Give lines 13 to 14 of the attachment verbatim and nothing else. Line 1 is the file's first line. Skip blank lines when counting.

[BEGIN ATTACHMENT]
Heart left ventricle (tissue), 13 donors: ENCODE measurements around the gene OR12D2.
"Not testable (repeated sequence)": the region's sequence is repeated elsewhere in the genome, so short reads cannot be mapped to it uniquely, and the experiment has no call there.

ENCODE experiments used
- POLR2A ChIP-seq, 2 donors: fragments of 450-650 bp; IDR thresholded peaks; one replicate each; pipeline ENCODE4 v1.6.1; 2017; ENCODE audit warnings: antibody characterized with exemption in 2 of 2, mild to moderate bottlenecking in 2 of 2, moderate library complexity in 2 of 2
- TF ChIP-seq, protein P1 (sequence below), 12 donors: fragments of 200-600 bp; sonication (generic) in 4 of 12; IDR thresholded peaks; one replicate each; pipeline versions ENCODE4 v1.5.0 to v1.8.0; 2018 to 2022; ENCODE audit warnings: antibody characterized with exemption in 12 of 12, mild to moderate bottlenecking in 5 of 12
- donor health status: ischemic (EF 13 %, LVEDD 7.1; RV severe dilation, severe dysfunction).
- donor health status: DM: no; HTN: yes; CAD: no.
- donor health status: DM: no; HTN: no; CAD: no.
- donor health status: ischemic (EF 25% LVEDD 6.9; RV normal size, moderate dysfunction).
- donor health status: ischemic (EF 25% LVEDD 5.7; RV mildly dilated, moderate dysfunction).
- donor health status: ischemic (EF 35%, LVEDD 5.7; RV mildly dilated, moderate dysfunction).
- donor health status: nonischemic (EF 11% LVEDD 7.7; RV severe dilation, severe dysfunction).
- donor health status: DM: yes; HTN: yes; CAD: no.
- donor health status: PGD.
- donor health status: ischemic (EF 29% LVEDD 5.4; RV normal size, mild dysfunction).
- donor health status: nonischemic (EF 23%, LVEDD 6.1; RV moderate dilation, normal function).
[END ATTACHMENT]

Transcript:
- donor health status: DM: yes; HTN: yes; CAD: no.
- donor health status: PGD.